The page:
Q:

Why do we need to study Philippine literature?

A:

While most Philippine literature was written under the significant influence of the occupying Spanish powers during the 1800s, there is also a viable body of work written in the 20th and 21st centuries that makes an important contribution to world literature, which makes it a worthwhile culture to analyze. Philippine literature includes poetry, metrical romances, educational and religious prose, religious and secular drama and modern nationalist literature.

While the indigenous language of the Philippines is Tagalog, it was not until the Spanish government brought free public education to the archipelago in 1863 that literacy became widespread and literature became a possible area of emphasis in the Philippine culture. Early Philippine poems included corridos and awit, two types of poems meant to provide entertainment and edification.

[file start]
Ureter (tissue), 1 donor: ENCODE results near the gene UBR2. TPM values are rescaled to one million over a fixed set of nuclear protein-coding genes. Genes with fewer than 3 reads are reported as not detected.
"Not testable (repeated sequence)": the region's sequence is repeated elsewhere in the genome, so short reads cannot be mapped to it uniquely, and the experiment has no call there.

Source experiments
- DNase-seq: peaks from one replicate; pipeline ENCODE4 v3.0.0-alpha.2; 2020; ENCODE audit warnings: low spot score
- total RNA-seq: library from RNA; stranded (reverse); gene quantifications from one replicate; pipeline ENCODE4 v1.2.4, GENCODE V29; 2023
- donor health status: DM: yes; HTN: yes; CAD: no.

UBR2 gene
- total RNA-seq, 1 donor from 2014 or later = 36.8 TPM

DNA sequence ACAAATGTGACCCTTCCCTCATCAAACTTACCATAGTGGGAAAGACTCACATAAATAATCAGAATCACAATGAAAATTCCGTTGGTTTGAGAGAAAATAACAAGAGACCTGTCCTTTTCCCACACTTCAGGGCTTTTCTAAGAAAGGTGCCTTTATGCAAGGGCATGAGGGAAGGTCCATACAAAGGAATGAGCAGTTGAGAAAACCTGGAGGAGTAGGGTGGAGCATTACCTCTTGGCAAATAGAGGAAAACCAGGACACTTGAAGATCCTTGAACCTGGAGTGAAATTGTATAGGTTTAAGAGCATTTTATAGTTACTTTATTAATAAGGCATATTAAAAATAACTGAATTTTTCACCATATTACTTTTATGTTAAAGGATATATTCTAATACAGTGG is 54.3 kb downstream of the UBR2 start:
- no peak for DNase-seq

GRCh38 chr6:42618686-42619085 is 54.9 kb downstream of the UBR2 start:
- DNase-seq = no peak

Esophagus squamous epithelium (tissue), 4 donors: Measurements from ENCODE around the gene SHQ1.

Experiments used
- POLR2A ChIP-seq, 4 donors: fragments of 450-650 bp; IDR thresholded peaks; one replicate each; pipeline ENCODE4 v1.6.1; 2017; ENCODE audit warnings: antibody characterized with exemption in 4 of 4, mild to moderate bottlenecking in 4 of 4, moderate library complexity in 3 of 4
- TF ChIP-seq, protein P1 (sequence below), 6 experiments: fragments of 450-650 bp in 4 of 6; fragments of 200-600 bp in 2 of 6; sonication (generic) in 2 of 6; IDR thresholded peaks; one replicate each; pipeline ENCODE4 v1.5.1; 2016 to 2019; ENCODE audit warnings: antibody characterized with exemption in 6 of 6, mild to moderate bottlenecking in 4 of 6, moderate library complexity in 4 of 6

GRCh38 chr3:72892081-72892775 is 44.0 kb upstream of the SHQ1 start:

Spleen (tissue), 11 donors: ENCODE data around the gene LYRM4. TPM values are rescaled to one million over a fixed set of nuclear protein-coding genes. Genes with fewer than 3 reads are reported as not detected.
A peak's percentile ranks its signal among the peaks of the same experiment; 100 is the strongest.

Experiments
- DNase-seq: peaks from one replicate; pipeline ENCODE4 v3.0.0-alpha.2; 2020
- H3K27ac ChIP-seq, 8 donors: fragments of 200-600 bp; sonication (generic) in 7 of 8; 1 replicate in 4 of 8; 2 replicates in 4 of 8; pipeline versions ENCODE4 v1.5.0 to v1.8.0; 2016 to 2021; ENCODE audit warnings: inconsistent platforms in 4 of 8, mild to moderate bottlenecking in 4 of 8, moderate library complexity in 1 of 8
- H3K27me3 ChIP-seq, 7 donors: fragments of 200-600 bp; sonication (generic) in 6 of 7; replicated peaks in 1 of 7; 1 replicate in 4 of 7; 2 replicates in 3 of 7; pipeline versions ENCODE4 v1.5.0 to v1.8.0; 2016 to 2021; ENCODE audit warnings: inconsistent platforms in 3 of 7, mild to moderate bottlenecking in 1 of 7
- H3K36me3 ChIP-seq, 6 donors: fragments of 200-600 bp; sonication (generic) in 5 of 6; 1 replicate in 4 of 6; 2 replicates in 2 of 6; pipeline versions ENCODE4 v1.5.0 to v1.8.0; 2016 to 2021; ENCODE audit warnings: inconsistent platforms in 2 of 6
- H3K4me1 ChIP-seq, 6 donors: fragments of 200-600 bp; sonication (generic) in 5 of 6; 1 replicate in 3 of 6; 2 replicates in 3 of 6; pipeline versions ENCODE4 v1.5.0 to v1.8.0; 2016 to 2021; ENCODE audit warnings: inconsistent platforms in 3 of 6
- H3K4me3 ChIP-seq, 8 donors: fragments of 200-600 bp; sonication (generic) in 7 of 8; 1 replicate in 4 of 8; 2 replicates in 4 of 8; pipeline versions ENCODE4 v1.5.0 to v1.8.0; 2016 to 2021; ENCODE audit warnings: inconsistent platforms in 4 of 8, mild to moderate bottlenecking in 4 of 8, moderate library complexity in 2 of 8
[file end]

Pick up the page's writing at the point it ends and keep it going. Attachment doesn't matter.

"The Panunuluyan" was written in Tagalog and is the dramatization of Mary and Joseph's quest to reach Bethlehem. "Cenaculo" dramatizes the final day of the life of Jesus Christ, while "Salubong" puts the meeting of the risen Jesus and Mary on the stage.

Secular dramas included "The Karagatan," which is a play about the courage of men trying to win the hand of a young woman.

Modern writers of note include Claro Mayo Recto and Wenceslao Retana in essay and drama, as well as Guillermo Gomez Wyndham and Antonio M. Abad in fiction.


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